The dried root of A. dahurica (3 kg) was boiled and refluxed for 2 h with 60% of aqueous ethanol solution (5 L × 3 times). After filtration, the extracted solution was concentrated in vacuo. The condensate was then suspended in H2O (5 L) and partitioned with EtOAc (5 L × 3 times). The EtOAc extracts were combined and evaporated under vacuum to afford an EtOAc-soluble extract (48.3 g). The EtOAc-soluble extract (45.0 g) was chromatographed on silica gel column using stepwise gradient elution with CHCl3-MeOH (100:0~0:100) to obtain 11 fractions (Fr. 1-11). Fr.2 (12.1 g) was subjected to silica gel column chromatography eluting with n-hexane-EtOAc (98:2~1:1) to get 10 subfractions (Fr.2-1 ~ Fr.2-10). Fr.2-5 (1.9 g) was applied to YMC ODS column chromatography and eluted with aqueous acetonitrile (55~100%) to give compound 2 (257.0 mg). Fr.2-6 (1.3 g) was subjected to YMC gel ODS column chromatography and eluted with aqueous methanol (40~100%) to give 3 (14.0 mg). Fr.2-7 (2.0 g) was chromatographed on YMC gel ODS-A column and eluted with aqueous methanol (50~100%) to give 4 (300 mg) and a subfraction (Fr.2-7-2) which was further purified through preparative HPLC (Restek Prinnacle DB C18, 5 μm, 250×10 mm) eluting with 60% of aqueous methanol solution to afford 5 (40.0 mg, Rt 14.0 min) and 6 (61.0 mg, Rt 17.5 min). Fr.2-8 (782.0 mg) was subjected to YMC gel column chromatography using the elution of aqueous methanol (30~100%) to yield 7 (13.0 mg). Fr.2-9 (738.0 mg) was applied to YMC gel column chromatography and eluted with aqueous methanol solution (40~100%) to produce 8 (58.0 mg) and a subfraction (Fr.2-9-2) which was further purified through preparative HPLC eluting with MeOH-H2O (60:40) to afford 9 (39.0 mg, Rt 6.5 min) and 10 (23.0 mg, Rt 10.5 min). Fr.2-10 (883.0 mg) was subjected to YMC gel column and eluted with aqueous methanol solution (40~100%) to get 11 (44.0 mg), 12 (21.0 mg), 1 (12.0 mg), and subfraction Fr.2-10-4 (100 mg) was chromatographed on YMC gel to get 13 (14.0 mg) and Fr.2-10-4-1 which was further purified through preparative HPLC eluting with MeOH-H2O (70:30) to afford 14 (29.0 mg, Rt 6.5 min) and 15 (38.0 mg, Rt 7.5 min). Fr.4 (2.5 g) was applied to YMC gel column chromatography with aqueous methanol solution (40~100%) as elution to afford 16 (256.0 mg). Fr.5 (2.0 g) was subjected to silica gel column eluted with EtOAc-MeOH (96:4~0:100) to afford Fr.5-7(155 mg) which was crystallized in chloroform to obtain 17 (50.0 mg). Fr.7 (5.18 g) was subjected to silica gel column chromatography eluted with CHCl3-MeOH (99:1~0:100) to afford Fr.7-3. The subfraction (0.8 g) was applied to silica gel column and eluted with CHCl3-Acetone (95:5~0:100) to afford 18 (131.0 mg).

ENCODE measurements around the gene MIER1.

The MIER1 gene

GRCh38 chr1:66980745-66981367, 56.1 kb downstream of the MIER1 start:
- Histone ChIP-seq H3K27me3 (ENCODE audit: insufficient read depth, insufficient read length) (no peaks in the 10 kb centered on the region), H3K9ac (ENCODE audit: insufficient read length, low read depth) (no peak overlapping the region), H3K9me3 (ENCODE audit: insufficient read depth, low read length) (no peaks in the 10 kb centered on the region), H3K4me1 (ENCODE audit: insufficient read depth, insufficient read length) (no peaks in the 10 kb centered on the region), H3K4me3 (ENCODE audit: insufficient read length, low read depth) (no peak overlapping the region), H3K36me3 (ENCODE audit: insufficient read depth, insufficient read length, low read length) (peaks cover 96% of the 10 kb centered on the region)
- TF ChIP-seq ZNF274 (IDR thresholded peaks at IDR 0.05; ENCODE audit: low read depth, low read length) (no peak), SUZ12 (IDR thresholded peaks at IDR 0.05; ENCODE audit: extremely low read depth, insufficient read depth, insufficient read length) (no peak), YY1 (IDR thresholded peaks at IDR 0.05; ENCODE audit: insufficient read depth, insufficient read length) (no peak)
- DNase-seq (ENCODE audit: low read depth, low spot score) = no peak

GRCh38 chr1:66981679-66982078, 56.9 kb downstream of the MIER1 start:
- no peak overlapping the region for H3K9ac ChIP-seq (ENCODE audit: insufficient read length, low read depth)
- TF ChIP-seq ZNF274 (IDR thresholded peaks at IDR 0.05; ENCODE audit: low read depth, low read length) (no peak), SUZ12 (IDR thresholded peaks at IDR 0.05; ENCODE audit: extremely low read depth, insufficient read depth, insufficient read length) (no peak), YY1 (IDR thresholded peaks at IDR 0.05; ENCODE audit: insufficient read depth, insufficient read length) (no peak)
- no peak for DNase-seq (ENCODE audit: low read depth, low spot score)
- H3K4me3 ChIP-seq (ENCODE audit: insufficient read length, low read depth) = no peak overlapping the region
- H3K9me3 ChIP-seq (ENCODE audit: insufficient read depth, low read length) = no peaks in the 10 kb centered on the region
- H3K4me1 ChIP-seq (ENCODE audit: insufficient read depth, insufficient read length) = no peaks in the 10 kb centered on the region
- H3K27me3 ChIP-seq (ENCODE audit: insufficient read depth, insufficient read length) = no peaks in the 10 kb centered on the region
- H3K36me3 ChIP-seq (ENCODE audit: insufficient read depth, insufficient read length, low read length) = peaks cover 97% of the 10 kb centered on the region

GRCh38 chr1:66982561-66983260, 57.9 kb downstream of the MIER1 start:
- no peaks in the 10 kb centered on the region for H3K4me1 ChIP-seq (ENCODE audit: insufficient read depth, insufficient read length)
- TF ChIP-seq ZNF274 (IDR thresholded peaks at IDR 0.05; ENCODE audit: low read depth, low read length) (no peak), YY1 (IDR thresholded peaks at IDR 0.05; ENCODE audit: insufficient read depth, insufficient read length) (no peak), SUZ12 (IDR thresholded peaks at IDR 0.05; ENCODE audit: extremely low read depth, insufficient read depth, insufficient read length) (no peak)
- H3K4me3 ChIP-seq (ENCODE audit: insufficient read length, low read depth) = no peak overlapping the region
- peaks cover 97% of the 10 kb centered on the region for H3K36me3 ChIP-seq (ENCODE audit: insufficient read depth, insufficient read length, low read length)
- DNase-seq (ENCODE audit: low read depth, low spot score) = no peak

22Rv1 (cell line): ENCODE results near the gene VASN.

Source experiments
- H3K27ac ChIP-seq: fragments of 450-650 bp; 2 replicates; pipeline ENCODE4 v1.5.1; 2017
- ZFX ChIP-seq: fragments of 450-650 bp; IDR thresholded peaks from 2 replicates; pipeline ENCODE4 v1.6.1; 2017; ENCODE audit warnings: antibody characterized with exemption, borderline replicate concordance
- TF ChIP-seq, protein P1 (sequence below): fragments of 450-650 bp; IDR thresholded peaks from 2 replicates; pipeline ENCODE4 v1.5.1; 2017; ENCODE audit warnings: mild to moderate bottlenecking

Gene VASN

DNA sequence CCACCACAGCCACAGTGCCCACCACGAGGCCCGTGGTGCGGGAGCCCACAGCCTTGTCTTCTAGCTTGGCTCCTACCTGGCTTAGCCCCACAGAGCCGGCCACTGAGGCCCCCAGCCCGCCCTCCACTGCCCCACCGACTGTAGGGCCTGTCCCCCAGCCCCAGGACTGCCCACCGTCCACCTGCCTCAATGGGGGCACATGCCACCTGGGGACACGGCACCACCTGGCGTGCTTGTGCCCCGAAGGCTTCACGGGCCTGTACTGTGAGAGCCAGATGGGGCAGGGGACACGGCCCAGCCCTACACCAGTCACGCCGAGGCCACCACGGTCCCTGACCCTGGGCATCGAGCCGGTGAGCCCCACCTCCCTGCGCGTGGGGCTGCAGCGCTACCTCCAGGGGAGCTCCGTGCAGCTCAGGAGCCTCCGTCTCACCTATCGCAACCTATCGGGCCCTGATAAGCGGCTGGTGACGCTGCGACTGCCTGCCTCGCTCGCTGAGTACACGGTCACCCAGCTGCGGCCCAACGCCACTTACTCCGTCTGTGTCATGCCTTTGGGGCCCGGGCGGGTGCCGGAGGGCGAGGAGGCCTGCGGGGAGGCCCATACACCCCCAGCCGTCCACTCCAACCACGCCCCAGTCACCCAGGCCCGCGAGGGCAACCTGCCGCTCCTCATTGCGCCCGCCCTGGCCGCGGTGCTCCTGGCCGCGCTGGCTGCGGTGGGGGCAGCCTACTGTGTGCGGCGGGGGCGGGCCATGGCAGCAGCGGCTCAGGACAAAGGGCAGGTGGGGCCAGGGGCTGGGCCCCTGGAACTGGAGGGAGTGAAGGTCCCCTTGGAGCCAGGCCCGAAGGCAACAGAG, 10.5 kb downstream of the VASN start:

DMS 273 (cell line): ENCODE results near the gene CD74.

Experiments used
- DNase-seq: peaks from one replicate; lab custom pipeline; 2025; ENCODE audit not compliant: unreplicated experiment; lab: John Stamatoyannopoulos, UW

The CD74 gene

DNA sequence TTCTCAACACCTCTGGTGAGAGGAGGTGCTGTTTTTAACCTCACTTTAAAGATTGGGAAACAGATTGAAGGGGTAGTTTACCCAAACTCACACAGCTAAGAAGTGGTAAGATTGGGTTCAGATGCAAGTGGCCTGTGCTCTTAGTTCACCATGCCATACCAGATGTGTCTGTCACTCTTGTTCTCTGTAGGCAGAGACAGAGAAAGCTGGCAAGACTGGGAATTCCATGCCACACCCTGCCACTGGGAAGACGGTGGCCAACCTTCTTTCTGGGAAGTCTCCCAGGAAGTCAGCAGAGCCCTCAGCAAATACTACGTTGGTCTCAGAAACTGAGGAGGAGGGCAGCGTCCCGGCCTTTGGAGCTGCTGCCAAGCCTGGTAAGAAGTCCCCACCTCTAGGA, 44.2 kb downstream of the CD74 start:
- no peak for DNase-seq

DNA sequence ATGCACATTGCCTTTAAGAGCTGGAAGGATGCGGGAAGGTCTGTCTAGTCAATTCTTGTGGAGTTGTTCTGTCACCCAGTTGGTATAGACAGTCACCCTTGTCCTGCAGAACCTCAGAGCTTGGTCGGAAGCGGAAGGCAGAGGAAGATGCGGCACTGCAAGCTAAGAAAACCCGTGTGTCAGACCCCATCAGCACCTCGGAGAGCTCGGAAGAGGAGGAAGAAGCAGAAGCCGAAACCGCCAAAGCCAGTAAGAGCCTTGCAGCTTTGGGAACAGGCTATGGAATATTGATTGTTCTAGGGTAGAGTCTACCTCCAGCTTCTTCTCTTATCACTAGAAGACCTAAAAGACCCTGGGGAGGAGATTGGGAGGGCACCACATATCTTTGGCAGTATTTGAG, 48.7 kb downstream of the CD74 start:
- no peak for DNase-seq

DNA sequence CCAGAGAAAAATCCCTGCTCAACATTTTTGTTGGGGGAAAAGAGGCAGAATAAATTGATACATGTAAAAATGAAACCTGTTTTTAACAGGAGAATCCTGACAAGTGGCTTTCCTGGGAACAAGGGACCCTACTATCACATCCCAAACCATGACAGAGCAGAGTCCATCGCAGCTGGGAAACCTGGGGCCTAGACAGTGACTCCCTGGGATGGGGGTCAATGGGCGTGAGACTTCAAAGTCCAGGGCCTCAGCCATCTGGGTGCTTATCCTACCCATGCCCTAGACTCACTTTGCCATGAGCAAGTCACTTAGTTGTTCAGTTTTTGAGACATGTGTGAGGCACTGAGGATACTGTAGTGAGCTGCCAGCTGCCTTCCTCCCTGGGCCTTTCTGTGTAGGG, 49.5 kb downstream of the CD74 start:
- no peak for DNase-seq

Oxyalloimperatorin (1): white, amorphous powder, [α]22D +5 (c 0.4, MeOH). UV (MeOH) λmax 361 (log ε 3.50) nm; IR (MeOH) νmax 2923, 1738, 1687, 1625, 1438, 1082 cm–1; 1H-NMR (400 MHz, acetone-d4) and 13C-NMR (100 MHz, acetone-d4), see Table 1; HR-ESI-MS m/z 323.0894 [M + Na]+ (calcd for C17H16O5, 323.0890), m/z 339.0643 [M + K]+ (calcd 339.0629).

3.4. Cell Culture and Dual-Luciferase Reporter Gene Assay

Human embryonic kidney 293T cells were cultured in DMEM medium containing 10% fetal bovine serum (FBS). The previous dual-luciferase reporter gene assay with some modification was used in the present study [14,27]. In brief, approximately 4 × 104 cells/well were seeded in 24-well plates. Cells were transfected with two plasmids, 30 ng pBind RXRα LBD and 60 ng pG5 luc using Lipofectamine 2000 (Invitrogen). After 24 h, cells were exposed to tested compounds for 12 h. Then, the cells were washed with PBS and lysed with passive lysis buffer (1 × PLB) on rocking platform for 15 min. The activities of Firefly luciferase and Rellina luciferase were examined according to the introduction of Dual-Luciferase Reporter Assay System Kit. Relative luciferase activities were obtained as the ratio between activities of Firefly luciferase and Rellina luciferase.

3.5. Statistical Analysis

The results were expressed as mean ± standard diviation (S.D.) from at least three independent experiments. Statistical significances were compared between two groups. Statistical analysis was performed with the Student’s t-test. The value of P < 0.05 was considered statistically significant.

4. Conclusions

One novel furocoumarin derivative 1, together with seventeen furocoumarins 2–18 were isolated from the radix of Angelica dahurica. The chemical structure of new metabolite was characterized by analysis of IR, NMR, and HR-ESI-MS spectroscopic data. Among these furocoumarin skeleton derivatives, the new compound 1, and known compounds 7–9, 13, 14, 16 and 18 showed the potential activities in regulating transcriptional activation function of RXRα. These metabolites might show beneficial effects against intractable diseases with relation to RXRα, for example anti-cancer and anti-diabetes. The various bioactivities of these metabolites and their molecular mechanism of action relating to nuclear receptor RXRα could be examined in the future study.

Acknowledgments

This work was financially supported by the Xiamen Science and Technology Key program grant (No. 3502Z20100006), Fujian major program grant (No. 2009Y3004), the Fundamental Research Funds for the Central Universities (No. 20101211000) and the National Natural Science Foundation of China (NSFC) (No. 30873146)

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MDPI and ACS Style

Liu, D.-P.; Luo, Q.; Wang, G.-H.; Xu, Y.; Zhang, X.-K.; Chen, Q.-C.; Chen, H.-F. Furocoumarin Derivatives from Radix Angelicae Dahuricae and Their Effects on RXRα Transcriptional Regulation. Molecules 2011, 16, 6339-6348. https://doi.org/10.3390/molecules16086339

AMA Style

Liu D-P, Luo Q, Wang G-H, Xu Y, Zhang X-K, Chen Q-C, Chen H-F. Furocoumarin Derivatives from Radix Angelicae Dahuricae and Their Effects on RXRα Transcriptional Regulation. Molecules. 2011; 16(8):6339-6348. https://doi.org/10.3390/molecules16086339

Chicago/Turabian Style

Liu, Dong-Ping, Qiang Luo, Guang-Hui Wang, Yang Xu, Xiao-Kun Zhang, Quan-Cheng Chen, and Hai-Feng Chen. 2011. "Furocoumarin Derivatives from Radix Angelicae Dahuricae and Their Effects on RXRα Transcriptional Regulation" Molecules 16, no. 8: 6339-6348. https://doi.org/10.3390/molecules16086339